WWOOFing! You all know what that is, right? Willing Workers On Organic Farms.
When we decided to spend a lot of time in New Zealand, we wanted to ensure we had a breadth of experiences and weren't just staying at hotels or houses and doing our own activities all the time. Yes, much of our trip is adventuring and exploring as a family, but we are consciously trying to seek out ways in which we can connect with people while we are traveling and WWOOFing is one way to do so. WWOOFing entails working approximately 4 hours each day on a farm in exchange for room and board. The type of work can vary dramatically, but often entails weeding, planting, harvesting, feeding and caring for animals, cooking, and preserving.
Admittedly, I was quite nervous about WWOOFing. I'm not wild about staying with random people, I love my personal space, and I enjoy thoroughly researching an experience or destination before I commit. You can see photos and read a profile of a farm online, but there is certainly a leap of faith you must take in connecting with someone over the internet and agreeing to live and work at their home for two weeks.
We arrived at Nette and Bruce's farm in the late afternoon. They live about 30 minutes outside of Christchurch on a farm with every fruit and vegetable you can think of, plus a few chickens, a duck, two pigs, a few cows, an adorable dog named Finney, and a sweet cat named Miko. While we were there, they were also hosting a young woman from Austria, another from Germany, and a family of four (including two teenagers) from France. Nette warned us it would be chaotic, but guaranteed us interesting conversations at the dinner table.
We had our own bedroom in the main house and shared a bathroom with Nette and Bruce. The French family slept in a separate cottage on the property and the two young women slept in a camper van. Bruce and Nette both have full-time jobs in addition to the farm - Bruce drives trucks for a large food company and Nette runs an onsite Montessori school. We were fortunate in that Blythe was able to spend a few hours each day at Nette's school, which enabled us to get work done and Blythe to have time with other children. Plus, Nette filled our room with age-appropriate toys and books for Blythe, although she really spent more of her free time wandering around the farm looking at flowers, plants, and eating various fruits and vegetables (strawberries, lemons, and corn were her favorites).
Our work varied each day. We weeded in the garden, picked fruit and vegetables, prepared meals, cleaned up from meals, helped Nette prepare for a tea she hosted, helped with school field trips, and generally just helped around the farm. We spent three days weeding and cleaning out an area called Pooh Corner that Nette and Bruce created for the schoolchildren and her grandchildren, which only contains species native to New Zealand. For a few days, we were responsible for feeding the chickens and the pigs, and I helped Nette with some canning of tomato sauce and nectarines. From speaking to the other people staying on the farm who WWOOFed elsewhere, your duties vary dramatically from one farm to the next, as do your accommodations and the way you are treated.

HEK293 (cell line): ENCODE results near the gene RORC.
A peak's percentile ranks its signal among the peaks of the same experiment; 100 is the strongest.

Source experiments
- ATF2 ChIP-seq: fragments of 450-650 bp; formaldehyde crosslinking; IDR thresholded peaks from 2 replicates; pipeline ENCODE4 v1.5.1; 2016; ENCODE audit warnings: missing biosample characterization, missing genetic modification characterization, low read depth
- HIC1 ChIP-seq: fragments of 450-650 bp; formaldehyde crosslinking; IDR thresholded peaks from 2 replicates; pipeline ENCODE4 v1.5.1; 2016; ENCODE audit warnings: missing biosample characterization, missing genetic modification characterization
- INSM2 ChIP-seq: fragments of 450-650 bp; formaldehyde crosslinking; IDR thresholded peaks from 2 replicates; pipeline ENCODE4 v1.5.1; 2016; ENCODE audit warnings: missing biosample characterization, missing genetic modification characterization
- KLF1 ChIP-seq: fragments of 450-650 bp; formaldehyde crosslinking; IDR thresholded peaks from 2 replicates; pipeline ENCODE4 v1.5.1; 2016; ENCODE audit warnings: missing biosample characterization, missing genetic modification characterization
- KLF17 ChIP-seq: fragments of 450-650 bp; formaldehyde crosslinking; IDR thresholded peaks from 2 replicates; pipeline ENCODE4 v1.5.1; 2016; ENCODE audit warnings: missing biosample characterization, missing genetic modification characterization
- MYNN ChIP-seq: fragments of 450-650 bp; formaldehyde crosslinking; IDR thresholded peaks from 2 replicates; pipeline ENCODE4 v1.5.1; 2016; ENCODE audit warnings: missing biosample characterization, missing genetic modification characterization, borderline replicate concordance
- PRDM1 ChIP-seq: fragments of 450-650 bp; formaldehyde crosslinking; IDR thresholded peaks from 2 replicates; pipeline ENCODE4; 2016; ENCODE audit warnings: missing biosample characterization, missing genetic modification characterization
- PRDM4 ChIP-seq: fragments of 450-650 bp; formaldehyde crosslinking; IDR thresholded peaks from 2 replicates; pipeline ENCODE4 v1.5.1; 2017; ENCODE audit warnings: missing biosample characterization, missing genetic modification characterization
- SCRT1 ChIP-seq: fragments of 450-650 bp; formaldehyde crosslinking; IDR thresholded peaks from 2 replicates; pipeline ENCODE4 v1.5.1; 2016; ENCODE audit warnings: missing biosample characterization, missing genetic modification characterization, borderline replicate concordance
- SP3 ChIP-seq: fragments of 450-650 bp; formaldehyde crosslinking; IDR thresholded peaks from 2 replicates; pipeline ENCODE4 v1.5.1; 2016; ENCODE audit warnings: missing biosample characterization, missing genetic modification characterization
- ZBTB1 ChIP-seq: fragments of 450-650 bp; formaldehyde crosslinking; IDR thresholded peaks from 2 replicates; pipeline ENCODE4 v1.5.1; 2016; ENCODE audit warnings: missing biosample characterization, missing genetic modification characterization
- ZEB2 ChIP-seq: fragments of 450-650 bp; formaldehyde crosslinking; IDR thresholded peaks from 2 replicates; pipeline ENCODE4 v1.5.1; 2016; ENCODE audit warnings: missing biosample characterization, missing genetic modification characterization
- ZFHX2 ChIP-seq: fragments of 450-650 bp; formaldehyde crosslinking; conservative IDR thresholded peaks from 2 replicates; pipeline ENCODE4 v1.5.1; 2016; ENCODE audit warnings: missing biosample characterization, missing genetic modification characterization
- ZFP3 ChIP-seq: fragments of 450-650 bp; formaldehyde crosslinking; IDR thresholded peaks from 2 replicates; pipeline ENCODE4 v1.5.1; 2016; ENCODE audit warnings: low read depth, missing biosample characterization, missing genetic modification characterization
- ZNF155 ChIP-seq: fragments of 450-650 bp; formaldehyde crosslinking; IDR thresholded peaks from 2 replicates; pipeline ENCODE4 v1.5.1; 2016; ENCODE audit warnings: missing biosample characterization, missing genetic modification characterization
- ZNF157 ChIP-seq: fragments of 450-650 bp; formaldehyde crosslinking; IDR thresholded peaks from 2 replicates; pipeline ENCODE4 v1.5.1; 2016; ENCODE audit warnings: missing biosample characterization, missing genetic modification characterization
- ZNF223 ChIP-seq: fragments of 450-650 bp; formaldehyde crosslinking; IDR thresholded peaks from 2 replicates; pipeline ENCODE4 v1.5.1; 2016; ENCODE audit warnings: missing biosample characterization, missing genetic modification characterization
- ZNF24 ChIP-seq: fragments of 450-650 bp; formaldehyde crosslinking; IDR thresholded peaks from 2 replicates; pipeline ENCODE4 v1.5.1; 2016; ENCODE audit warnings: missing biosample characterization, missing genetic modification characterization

At Nette's house, we all gathered around the dinner table at night to share a meal and talk about our day. The conversation often devolved into a discussion about the different English words used depending on whether you are from the US or NZ (e.g., swimwear in NZ is called "togs"), but more often we talked about where people were from, what life was like at home, what people think about what is happening in the US right now, etc. It was fascinating to hear people's views on the US. Most were based on what they read in the news (e.g., everyone loves Trump, Americans fear immigrants, we all own guns) and what they see on television. I had to assure the French family (in particular) that what you see on American sitcoms or reality television is not what life is like in the US and that we are a very diverse country. One of the funnier comments about America came from Luisa from Austria, who noted how "hygienic" Americans are and how concerned they are with cleanliness. I had to laugh given how clean Rob and I are. Everyone also got a huge kick out of Rob and I doing our workout on the front lawn and we enjoyed being mocked by everyone as we did burpees and squats with Blythe running around after us. Side note - if you want the best home workout app I've ever used, check out SWORK IT.
I found the work on the farm enjoyable. There is something incredibly satisfying about working with your hands and seeing the fruits of your labor each day - it's much better than, say, getting to inbox zero or finalizing a big contract. I could tell when I'd finished weeding an area, could see the line of glass jars on the counter after we finished canning nectarines, and loved hearing that everyone enjoyed their meal at dinner. We worked hard, but we were still able to get out for a run and to enjoy time in the garden with Blythe, who loved picking an ear of corn and eating it raw, or pawing through the strawberry plants to find a late-season berry. We were exhausted at the end of each day, but in the best way possible.
It was challenging to WWOOF with Blythe in tow. It's hard to parent in a confined space, particularly one that is someone else's home. There is an infinite amount of work to be done on a farm and it was difficult to set boundaries and acknowledge that your work obligation was complete for the day when our hosts kept working. All of that said, it was an unforgettable experience. What an incredible thing it is to open your home up to strangers from around the world, to welcome them to your dinner table, and to treat them like family while they live under your roof.